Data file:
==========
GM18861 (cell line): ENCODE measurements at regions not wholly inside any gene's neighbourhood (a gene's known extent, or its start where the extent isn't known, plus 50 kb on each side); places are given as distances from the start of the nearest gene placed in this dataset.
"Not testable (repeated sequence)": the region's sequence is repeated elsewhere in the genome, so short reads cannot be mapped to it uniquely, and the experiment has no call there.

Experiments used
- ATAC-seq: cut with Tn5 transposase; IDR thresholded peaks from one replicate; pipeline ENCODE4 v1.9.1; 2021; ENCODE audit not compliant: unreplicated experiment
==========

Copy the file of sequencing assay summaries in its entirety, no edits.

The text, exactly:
GM18861 (cell line): ENCODE measurements at regions not wholly inside any gene's neighbourhood (a gene's known extent, or its start where the extent isn't known, plus 50 kb on each side); places are given as distances from the start of the nearest gene placed in this dataset.
"Not testable (repeated sequence)": the region's sequence is repeated elsewhere in the genome, so short reads cannot be mapped to it uniquely, and the experiment has no call there.

Experiments used
- ATAC-seq: cut with Tn5 transposase; IDR thresholded peaks from one replicate; pipeline ENCODE4 v1.9.1; 2021; ENCODE audit not compliant: unreplicated experiment